Friday, 13 March 2009
Bikram sat brooding, his mood as dark and murky as his coffee. Damn it! The coffee tasted bad. It was much too sweet. Pouring it down the drain, Bikram wondered how his life was in such a mess. What he had done so wrong, that his wife had to divorce him. He had long come to accept that there was no real love between them, but after so many years.....divorce. It just didn’t make sense. The problem with him, Bikram realised, was that just signing a scrap of paper did not undo anything. In fact it made it really hard for him to believe that he had been married to such a cold woman.
Now at the age of fifty, to start afresh, it seemed ridiculous. More importantly, he had forgotten how. The loneliness was hard too. The pitying looks from people, he couldn’t stand anymore. What was he to do with himself? Start life in a new place---run away from the situation. Money was not a problem, and Malini hadn’t asked for any. She was divorcing him because her way of life didn’t match his. She was a jet set lady with a great career and after the kids had grown up there was nothing to bind them together. She had different plans—plans that didn’t include him. So there! That was that.
Maybe he should take up the offer in Kolkata, after all.
A new life. How did one go about it?
Best to go along with the flow, he thought.
“Thank God, my mother isn’t alive to see his day. What would she say?” (“I told you not to marry her!” he knew).
He had met her in college, a wonderful, vibrant girl. The parents had objected to the match but the young couple had refused to budge.
The first few years had been bliss. Then the children had arrived one after the other. Life had taken on a different dimension. She had to take a break from her career, something she resented to this day.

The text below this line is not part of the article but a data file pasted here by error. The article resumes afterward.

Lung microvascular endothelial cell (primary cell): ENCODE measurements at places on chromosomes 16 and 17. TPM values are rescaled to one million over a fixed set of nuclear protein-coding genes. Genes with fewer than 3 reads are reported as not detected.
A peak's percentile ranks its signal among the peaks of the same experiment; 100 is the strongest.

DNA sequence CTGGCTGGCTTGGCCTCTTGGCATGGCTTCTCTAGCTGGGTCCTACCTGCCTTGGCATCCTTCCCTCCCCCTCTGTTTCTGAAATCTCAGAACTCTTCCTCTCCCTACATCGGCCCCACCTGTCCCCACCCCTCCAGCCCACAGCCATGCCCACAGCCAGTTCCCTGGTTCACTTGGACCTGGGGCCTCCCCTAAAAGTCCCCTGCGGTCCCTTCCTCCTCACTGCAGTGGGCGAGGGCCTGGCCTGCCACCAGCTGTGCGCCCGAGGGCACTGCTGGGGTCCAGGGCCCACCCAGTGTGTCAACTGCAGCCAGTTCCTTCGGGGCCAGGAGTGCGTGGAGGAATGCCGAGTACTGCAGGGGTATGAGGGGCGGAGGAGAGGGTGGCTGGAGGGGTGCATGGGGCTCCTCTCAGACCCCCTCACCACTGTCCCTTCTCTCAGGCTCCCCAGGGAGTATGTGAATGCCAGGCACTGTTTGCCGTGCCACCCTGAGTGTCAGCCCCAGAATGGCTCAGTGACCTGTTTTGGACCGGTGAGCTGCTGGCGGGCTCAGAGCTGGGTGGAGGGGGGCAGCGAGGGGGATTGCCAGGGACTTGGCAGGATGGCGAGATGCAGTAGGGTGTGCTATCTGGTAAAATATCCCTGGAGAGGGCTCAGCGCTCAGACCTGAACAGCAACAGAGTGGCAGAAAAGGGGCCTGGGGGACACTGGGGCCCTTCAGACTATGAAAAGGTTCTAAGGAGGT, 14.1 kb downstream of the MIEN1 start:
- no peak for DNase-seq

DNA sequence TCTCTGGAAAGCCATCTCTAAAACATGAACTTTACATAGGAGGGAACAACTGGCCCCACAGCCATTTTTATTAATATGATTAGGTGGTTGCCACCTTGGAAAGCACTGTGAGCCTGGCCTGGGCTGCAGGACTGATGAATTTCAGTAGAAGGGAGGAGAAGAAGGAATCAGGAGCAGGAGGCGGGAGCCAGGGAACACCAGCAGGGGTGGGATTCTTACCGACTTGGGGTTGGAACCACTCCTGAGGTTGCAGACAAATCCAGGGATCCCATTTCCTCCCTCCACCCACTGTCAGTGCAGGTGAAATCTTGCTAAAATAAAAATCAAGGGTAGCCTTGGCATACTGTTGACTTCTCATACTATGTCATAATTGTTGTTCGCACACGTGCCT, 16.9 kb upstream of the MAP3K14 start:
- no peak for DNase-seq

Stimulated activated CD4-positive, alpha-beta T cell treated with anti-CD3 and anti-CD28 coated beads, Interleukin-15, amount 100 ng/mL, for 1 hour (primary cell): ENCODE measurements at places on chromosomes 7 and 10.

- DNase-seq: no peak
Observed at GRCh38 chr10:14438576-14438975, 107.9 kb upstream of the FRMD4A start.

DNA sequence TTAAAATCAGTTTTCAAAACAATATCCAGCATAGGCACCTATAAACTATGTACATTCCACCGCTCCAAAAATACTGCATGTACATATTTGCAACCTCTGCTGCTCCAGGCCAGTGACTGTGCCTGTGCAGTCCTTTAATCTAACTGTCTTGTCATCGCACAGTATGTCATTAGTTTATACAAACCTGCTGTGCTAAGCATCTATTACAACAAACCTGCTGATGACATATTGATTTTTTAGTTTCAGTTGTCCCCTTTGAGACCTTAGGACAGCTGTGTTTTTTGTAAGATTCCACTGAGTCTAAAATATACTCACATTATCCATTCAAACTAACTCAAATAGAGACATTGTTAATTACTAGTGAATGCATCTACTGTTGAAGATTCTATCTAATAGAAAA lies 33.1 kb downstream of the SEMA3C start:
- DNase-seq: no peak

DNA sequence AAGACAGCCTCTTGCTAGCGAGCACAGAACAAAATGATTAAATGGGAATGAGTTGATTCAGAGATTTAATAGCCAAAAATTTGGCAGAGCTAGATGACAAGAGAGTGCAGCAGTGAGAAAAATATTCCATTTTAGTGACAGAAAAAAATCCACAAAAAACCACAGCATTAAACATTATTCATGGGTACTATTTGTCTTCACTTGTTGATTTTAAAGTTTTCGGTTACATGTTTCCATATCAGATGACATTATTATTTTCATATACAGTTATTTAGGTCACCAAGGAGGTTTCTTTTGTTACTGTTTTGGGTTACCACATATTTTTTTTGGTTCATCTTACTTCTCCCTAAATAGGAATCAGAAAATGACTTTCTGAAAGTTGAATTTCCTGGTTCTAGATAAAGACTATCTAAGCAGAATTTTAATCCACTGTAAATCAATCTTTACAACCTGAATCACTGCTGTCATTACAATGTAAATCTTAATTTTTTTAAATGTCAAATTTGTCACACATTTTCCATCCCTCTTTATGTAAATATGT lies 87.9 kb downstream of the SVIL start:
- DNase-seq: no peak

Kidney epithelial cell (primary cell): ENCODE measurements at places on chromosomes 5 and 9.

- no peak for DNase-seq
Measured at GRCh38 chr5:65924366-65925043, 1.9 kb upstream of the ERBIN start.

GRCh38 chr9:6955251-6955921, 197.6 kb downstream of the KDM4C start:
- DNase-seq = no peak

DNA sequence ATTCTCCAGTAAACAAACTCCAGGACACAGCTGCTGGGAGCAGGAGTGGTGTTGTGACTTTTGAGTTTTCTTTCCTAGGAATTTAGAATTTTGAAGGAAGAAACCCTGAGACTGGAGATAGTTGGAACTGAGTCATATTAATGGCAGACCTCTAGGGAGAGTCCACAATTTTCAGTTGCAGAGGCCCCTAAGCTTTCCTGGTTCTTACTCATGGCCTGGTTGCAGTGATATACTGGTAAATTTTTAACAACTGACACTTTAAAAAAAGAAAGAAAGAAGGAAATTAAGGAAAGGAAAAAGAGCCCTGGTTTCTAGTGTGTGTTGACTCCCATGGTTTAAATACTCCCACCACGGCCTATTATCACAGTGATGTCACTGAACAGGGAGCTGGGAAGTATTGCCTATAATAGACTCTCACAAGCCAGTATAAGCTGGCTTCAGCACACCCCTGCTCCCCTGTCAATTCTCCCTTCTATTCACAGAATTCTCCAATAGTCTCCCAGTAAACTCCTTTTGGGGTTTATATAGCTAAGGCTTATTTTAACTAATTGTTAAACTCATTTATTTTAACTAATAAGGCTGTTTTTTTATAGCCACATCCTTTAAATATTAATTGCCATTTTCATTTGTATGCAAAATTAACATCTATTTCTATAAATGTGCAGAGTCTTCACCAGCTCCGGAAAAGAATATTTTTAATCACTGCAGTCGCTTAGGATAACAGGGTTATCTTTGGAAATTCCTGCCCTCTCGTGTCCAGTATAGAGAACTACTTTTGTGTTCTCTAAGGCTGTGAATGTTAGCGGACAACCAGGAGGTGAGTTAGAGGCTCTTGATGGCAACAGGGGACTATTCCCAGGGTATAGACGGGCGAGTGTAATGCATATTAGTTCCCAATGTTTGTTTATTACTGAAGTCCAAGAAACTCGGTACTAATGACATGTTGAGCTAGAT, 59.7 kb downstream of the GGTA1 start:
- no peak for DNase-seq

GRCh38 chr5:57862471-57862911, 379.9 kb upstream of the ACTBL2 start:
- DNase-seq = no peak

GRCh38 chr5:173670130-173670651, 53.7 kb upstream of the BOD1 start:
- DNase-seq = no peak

His career as a marketing executive had its own demands. He would to be gone for half the month and Malini would have to cope alone with two school going children and her job. She refused to give up her job no matter what. This was the main bone of contention between them, then. He never understood why, she needed a career.
For Malini, the divorce was a must. It was the only solution. Over the years she had taken over the burden of running the show. Bikram was never around to help. As the years progressed, Bikram and she moved away from each other. They were at completely differently wave lengths. She learned to never depend on him. The children were in a boarding school and she visited them as often as she could. On long summer vacations, they would go away to exotic locations and the children never guessed the truth. It was like---- play acting. How long could you keep it up?
The fights had been getting worse over the years. Bikram expected companionship from her. She was just lost in her own world of friends and colleagues. Her work kept her late in office and Bikram couldn’t deal with it. He wanted to spend time with her as he now was not travelling so often. But for her it was too late. Lately, they had just stopped communicating. There were no fights, no explanations. Nothing at all. Under one roof they lived like strangers, each in his world.
In his new life, Bikram was slowly settling down. The new job and city did help. Actually, it was the anonymity that helped. He could start on a clean slate. Not many people knew him and for some time he preferred it that way. The children, both married and settled did not bother with him much. So long as he didn’t get in their way. Basically, he was on his own. Bikram was picking up the threads. He had help coming in to do the regular chores that took care of immediate problems like food, dishes and clothes. Slowly, also spring was returning.
Sitting on a beach in Digha, watching the sun go down, Bikram felt a sense of peace. What was it that was making him feel that way? He just could not put his finger on it. He waited patiently for the answer to come. He knew it would.
As he walked back to his room in the nearby hotel, which he had rented for the week, Bikram finally accepted that he had come to terms with his divorce. He was actually happy. He did not have to live a lie anymore. He was finally free. His marriage had been a habit, a routine, which even though did not give him any pleasure, he continued. Malini had set them free, free to live life the way you wanted to. She had saved them both. She had saved their marriage, not dissolved it.
As he walked into his room, he dialled Malini’s number. She picked it up on the second ring.
Friendly as ever, she chatted for a while. Promising to get together next time he was in Bangalore, she signed off. Bikram was at last happy. Tomorrow he would visit the unexplored part of Digha he had been putting off.